I was watching two dead people. What I was actually doing was watching a movie. Though fairly recent, it was made long enough ago that things had changed drastically in the meantime in the real world. Two of the stars in that movie no longer were as they were. One was the child star of the movie, still famous today. I won’t give her name, but if I did, I am sure most of you would recognize it instantly. The other was the woman who played her mother–in real life, a sweet person who enjoyed life but whose life was unexpectedly ended in a freak accident.
In real life, that cute, sweet child star had long since grown up and now is always in the news for her horrible behavior and lawlessness. That innocent child of a make-believe world is dead, replaced by a woman of this real world where things are not always as gentle as in such movies. The sweet woman who had played her mother, however, was literally dead, killed in that freak accident. In a sense, both of them no longer exist. I was watching two dead people. I knew that I was watching a beautiful make-believe world, while the real world that one of them and I lived in was much sadder and more sorrowful.
That strange feeling only increased in intensity as I then watched the “behind-the-scenes” segment of that DVD. There I saw the off-camera, on-location activities of that sweet girl and her obvious thrill at the once-in-a-lifetime opportunity she was experiencing in starring in a movie at such a young age. She was exuberant, unabashed in her happiness and outgoing manner. Life was good. she was a child, and she was enjoying the goodness of childhood to the hilt. Nothing wrong with that. But now, years having passed since the filming of that movie in which she starred, all that innocence is gone and she has been in and out of jail and is notorious for her anti-social antics and illegal activities.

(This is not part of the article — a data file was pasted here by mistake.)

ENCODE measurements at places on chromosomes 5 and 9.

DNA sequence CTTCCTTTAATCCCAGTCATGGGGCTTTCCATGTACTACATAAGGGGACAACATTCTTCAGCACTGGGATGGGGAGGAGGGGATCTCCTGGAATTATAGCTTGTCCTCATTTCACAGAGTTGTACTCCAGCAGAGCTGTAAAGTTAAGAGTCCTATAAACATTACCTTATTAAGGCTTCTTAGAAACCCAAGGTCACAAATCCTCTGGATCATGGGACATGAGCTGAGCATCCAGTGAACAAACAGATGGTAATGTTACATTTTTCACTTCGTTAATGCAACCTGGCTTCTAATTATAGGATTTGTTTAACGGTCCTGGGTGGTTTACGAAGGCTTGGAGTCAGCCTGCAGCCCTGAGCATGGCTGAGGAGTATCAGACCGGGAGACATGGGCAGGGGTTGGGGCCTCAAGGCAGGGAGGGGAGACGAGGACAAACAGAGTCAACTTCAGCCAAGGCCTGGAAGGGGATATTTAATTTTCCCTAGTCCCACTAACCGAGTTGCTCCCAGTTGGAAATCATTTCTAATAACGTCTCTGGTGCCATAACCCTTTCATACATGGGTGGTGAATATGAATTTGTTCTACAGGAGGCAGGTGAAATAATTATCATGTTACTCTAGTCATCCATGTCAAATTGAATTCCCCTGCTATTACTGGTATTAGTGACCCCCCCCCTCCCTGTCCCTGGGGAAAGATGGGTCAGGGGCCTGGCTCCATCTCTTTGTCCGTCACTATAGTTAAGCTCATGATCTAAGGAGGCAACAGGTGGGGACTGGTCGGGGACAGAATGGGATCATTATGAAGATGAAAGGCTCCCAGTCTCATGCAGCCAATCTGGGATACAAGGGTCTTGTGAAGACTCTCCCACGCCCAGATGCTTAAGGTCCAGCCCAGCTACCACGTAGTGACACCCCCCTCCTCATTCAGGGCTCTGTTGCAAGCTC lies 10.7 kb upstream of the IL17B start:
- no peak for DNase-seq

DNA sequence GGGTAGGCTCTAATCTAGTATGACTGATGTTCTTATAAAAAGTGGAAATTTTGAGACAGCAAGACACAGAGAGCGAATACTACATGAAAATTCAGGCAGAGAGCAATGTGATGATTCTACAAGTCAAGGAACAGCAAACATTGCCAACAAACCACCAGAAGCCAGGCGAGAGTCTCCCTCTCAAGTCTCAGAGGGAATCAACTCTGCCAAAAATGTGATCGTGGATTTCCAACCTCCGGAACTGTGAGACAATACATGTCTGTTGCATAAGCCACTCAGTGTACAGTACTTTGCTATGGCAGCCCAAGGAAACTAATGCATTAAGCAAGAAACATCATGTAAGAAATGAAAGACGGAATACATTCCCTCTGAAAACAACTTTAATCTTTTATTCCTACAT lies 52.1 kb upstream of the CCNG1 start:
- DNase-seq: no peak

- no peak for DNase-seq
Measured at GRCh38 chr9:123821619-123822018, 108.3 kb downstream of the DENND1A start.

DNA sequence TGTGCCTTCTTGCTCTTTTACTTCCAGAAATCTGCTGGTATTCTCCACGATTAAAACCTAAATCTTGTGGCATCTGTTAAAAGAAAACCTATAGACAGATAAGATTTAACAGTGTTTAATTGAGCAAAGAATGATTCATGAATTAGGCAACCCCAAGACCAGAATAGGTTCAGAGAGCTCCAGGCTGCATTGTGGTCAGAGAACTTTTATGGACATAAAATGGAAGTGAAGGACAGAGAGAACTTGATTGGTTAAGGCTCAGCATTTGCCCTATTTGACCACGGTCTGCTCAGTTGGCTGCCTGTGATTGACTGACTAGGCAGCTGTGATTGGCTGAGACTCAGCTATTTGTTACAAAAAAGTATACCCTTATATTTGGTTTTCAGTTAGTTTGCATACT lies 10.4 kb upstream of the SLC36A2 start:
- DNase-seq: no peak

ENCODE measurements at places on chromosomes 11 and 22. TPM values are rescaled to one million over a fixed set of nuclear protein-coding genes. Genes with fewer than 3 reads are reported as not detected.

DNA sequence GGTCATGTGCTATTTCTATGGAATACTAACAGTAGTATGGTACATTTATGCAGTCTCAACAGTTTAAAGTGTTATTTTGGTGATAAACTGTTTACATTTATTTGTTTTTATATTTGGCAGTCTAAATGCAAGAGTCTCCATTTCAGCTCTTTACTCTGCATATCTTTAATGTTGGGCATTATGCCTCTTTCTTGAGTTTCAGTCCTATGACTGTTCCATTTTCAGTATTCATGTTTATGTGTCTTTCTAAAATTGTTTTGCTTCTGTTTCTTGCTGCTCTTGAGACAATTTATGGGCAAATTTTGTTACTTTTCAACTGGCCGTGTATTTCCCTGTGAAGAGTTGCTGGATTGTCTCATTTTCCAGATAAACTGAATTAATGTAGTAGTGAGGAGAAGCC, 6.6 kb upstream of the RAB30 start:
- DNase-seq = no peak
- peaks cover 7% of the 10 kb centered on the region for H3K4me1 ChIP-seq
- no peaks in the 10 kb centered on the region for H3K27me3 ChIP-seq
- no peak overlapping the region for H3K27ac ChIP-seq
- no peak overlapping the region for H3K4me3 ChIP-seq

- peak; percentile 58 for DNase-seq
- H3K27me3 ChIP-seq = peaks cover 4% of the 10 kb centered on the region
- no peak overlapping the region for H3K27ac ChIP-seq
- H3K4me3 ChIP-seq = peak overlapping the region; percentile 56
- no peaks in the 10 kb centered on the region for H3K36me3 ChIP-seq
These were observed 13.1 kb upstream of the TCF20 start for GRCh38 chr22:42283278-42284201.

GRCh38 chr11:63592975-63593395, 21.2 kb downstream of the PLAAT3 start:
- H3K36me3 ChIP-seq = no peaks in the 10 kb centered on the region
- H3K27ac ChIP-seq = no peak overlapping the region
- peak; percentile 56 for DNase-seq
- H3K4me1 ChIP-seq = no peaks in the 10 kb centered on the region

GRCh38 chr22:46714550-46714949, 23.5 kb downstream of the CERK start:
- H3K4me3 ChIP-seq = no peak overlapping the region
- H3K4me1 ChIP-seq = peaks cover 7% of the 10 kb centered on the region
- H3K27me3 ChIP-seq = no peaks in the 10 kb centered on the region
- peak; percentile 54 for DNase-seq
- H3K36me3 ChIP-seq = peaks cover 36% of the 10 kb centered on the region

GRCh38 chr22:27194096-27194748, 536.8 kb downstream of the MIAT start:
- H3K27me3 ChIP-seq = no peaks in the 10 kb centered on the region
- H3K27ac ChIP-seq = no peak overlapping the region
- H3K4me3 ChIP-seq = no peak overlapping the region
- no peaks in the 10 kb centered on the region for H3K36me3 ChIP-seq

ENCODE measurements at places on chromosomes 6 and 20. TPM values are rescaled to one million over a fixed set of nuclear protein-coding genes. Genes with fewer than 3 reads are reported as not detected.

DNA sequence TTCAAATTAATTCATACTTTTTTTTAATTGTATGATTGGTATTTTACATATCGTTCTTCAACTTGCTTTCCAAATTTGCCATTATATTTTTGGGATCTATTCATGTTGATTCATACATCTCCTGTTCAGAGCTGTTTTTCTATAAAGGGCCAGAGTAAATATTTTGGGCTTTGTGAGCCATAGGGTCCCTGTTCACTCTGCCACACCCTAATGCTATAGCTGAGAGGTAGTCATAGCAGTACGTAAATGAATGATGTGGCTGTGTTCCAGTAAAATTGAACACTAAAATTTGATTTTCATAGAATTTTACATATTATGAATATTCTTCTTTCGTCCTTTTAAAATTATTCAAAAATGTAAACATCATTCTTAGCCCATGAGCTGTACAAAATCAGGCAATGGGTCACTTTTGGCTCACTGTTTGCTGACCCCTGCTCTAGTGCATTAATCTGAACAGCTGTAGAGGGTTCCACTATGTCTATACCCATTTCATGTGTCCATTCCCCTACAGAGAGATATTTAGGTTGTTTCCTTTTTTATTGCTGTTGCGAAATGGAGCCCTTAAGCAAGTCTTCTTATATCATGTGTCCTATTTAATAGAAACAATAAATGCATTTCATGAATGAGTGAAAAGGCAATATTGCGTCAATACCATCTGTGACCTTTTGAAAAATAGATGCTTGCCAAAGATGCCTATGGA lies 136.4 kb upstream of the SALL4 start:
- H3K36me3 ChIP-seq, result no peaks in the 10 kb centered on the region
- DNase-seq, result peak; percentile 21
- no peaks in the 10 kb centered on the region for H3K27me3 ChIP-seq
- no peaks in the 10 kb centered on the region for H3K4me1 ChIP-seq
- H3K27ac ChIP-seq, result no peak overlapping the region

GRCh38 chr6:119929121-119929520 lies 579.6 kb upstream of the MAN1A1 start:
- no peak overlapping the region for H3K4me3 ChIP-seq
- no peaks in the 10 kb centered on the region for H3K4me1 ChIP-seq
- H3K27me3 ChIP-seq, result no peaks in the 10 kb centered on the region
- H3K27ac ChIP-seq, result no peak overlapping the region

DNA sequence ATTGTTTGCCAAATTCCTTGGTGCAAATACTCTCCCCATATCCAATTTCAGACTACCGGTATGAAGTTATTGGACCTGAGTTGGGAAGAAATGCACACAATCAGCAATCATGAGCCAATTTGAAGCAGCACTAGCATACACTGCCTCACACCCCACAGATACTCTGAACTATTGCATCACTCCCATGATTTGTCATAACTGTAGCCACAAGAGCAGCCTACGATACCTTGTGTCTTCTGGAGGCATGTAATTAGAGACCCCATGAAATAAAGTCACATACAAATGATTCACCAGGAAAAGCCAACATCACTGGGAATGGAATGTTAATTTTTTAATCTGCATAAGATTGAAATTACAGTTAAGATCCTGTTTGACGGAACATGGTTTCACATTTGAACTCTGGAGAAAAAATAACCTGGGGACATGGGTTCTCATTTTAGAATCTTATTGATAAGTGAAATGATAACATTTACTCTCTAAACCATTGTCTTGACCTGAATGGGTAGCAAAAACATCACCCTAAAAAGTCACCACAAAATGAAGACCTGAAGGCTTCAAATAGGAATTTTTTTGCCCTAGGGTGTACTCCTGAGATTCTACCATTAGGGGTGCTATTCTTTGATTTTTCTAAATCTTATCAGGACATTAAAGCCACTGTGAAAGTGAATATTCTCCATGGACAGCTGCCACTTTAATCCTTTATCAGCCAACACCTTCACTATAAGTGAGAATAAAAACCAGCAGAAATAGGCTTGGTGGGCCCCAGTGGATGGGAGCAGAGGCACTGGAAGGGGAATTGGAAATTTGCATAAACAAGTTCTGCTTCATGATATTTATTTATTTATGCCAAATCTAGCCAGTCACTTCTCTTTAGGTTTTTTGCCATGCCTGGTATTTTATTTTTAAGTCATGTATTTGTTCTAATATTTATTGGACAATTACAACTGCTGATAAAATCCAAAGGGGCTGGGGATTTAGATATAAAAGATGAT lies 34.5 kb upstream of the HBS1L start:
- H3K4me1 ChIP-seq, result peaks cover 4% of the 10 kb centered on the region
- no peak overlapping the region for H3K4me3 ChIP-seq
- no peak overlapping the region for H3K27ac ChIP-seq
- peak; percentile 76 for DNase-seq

So it was a bittersweet experience seeing her back in those innocent days of childhood, enjoying life the way it should be enjoyed instead of the false, harmful way so-called adults sometimes think it must be done. What had happened to ruin it all? Why had she thrown away all that wonderful fun and goodness for her present cheap and disgraceful lifestyle? I could easily see the disheartening difference between who she had been and who she had become. Could she not see the same thing?
Perhaps you have noticed it too. Actually, who can help but notice how unaware so many people are of how utterly serious and short life is? It breaks my heart to see so many wasting their lives on tawdry and meaningless trinkets, while missing out on the depths of love and meaningfulness that could be theirs in Christ–the very thing they are searching for in all the wrong places and in all the wrong ways. Such a statement is not meant to imply a superior attitude by myself, only a simple acknowledgment of an increasingly recognizable trait in so many as I get older. Any such insight within me is not because of anything I possess but because I freely accept this gift from the hand of God: the ability to see others (at least sometimes) as he sees them.
“For who makes you different? And what do you have that you didn’t receive?” (1 Cor. 4:7 WEB).
“So from now on we regard no one from a worldly point of view. Though we once regarded Christ in this way, we do so no longer” (2 Cor. 5:16 NIV).
I no longer see people or Christ as I once did. As God has continued to mature me in my relationship with him, I continue to grow in my ability to see others as he does. Like Paul, I have to say that I am not perfect in this, only better than I was in the past. And what I see is a heart-rending picture of how little awareness most people have of the precious nature of the gift of life they have been given. Oh, they may be aware that life is precious, but by that they mean existence, that they exist, not that they live that fullness that God intends for us to have.